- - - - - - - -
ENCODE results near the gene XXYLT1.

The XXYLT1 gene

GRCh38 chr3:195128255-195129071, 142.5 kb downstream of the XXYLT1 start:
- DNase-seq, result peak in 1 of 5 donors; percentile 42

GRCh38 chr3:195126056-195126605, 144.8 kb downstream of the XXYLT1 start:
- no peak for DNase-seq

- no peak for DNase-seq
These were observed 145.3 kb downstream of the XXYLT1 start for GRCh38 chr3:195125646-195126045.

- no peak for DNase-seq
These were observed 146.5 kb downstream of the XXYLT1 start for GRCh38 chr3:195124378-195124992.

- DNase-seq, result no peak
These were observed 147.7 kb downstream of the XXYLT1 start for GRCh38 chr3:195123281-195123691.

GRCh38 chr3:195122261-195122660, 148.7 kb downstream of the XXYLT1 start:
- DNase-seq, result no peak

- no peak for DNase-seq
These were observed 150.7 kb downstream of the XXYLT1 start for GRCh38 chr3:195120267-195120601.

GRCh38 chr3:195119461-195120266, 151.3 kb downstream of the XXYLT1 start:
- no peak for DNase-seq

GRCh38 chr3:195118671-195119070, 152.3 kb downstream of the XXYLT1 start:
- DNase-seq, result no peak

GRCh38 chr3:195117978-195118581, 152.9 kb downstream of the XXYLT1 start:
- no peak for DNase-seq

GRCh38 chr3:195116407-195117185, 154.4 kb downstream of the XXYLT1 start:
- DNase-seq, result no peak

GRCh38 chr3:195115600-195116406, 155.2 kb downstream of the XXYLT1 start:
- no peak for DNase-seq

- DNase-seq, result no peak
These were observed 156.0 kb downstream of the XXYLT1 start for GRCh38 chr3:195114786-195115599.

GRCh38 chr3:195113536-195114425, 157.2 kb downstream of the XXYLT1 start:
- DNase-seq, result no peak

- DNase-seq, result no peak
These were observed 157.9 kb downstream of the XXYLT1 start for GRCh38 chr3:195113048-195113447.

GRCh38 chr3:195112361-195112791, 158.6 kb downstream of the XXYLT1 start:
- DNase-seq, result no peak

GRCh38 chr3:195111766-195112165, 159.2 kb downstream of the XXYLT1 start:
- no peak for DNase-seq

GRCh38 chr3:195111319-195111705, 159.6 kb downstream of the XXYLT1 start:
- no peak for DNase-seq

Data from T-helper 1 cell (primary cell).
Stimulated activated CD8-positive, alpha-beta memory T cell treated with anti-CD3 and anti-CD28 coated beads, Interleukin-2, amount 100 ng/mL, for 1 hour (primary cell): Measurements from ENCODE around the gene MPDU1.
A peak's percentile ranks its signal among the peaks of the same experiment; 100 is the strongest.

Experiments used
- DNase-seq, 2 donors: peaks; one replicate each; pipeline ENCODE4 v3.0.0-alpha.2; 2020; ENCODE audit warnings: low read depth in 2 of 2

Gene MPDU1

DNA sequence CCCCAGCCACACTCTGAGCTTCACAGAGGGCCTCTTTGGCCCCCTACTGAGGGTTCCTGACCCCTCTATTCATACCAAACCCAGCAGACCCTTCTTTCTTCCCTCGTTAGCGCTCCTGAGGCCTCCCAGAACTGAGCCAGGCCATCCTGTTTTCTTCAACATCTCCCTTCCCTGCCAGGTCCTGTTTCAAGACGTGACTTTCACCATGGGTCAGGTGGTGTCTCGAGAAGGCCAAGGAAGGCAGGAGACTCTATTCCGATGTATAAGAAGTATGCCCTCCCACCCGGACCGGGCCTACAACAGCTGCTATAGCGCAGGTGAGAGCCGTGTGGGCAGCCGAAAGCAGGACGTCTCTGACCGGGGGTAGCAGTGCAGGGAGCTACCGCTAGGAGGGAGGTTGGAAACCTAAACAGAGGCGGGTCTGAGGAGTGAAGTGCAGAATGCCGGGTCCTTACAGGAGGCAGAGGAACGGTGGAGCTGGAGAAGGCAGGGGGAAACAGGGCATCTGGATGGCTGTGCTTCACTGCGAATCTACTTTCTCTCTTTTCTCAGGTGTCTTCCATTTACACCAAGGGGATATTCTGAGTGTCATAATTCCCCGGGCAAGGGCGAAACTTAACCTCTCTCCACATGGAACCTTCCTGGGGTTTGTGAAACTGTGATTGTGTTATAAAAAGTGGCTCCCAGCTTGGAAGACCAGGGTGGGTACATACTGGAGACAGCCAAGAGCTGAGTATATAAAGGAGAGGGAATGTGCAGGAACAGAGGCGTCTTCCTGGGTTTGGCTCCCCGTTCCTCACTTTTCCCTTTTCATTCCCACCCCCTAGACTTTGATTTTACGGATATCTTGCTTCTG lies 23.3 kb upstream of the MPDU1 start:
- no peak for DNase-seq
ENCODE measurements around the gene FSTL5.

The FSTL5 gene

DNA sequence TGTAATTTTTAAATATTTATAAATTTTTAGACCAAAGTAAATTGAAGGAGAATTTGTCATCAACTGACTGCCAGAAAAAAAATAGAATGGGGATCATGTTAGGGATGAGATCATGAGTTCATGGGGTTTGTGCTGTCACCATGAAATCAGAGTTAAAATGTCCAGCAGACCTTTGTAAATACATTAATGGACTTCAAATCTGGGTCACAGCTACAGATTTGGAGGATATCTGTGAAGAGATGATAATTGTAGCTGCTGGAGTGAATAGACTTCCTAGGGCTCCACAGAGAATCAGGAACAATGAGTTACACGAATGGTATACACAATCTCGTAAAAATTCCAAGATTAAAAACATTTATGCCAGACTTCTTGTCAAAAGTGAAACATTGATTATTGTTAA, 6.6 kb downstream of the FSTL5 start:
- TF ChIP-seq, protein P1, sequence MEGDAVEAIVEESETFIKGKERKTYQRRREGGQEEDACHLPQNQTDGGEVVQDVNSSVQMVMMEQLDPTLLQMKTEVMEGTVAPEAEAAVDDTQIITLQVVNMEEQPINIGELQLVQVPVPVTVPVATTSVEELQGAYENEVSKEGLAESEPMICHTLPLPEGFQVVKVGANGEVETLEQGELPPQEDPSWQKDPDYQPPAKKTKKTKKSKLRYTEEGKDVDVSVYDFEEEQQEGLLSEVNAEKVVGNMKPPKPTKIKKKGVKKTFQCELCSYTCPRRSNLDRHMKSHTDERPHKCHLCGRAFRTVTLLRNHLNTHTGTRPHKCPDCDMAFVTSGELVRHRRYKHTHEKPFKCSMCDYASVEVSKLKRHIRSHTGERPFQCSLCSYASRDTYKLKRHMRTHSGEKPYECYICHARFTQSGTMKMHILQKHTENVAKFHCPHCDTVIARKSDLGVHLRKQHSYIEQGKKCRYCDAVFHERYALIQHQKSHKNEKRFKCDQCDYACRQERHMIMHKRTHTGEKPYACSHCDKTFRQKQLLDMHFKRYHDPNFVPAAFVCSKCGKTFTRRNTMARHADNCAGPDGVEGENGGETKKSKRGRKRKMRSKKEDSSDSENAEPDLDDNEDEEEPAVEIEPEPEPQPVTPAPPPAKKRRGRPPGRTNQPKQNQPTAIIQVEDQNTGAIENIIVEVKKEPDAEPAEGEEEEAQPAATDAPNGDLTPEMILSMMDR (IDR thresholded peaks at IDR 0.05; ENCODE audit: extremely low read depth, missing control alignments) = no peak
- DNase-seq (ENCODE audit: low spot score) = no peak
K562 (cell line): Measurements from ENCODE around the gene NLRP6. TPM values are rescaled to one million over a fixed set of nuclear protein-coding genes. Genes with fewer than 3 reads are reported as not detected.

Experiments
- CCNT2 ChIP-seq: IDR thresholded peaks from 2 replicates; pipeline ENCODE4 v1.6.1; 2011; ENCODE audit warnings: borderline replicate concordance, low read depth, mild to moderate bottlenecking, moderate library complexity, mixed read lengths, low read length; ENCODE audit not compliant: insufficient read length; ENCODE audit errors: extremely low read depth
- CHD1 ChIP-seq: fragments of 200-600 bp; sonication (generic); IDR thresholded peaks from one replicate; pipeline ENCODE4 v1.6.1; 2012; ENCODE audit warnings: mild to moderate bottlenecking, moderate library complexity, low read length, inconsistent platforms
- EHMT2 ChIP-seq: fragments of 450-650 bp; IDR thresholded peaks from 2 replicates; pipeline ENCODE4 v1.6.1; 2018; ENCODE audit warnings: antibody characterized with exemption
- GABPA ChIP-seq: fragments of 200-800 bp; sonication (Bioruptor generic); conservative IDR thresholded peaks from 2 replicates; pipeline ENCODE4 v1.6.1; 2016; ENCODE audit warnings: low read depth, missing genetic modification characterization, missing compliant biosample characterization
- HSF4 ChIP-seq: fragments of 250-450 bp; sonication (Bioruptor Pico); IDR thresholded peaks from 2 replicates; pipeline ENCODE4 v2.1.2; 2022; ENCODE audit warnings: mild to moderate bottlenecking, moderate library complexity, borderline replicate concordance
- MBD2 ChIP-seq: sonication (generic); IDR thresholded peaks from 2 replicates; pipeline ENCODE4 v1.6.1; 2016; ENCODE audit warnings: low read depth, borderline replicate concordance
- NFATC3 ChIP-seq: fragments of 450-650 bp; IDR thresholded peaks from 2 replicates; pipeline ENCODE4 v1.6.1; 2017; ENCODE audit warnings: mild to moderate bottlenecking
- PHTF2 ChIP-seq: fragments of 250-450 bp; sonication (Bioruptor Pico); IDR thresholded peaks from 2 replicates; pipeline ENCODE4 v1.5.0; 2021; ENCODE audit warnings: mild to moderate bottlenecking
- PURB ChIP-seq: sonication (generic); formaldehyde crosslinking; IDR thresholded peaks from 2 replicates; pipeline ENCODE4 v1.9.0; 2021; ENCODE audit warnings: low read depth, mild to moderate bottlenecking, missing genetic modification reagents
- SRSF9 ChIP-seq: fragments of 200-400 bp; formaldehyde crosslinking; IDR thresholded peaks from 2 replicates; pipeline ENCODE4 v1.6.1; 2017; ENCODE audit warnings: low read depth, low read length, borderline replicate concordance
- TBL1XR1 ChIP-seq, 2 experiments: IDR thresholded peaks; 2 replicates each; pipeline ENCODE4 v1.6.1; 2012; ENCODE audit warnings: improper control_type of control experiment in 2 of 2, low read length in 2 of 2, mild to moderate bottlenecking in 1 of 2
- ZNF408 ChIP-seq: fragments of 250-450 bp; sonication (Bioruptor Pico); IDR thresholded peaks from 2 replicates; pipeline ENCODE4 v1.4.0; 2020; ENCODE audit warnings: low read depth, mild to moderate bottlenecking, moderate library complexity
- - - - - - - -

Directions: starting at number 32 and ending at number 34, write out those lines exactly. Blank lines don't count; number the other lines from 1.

These were observed 157.9 kb downstream of the XXYLT1 start for GRCh38 chr3:195113048-195113447.

GRCh38 chr3:195112361-195112791, 158.6 kb downstream of the XXYLT1 start:
- DNase-seq, result no peak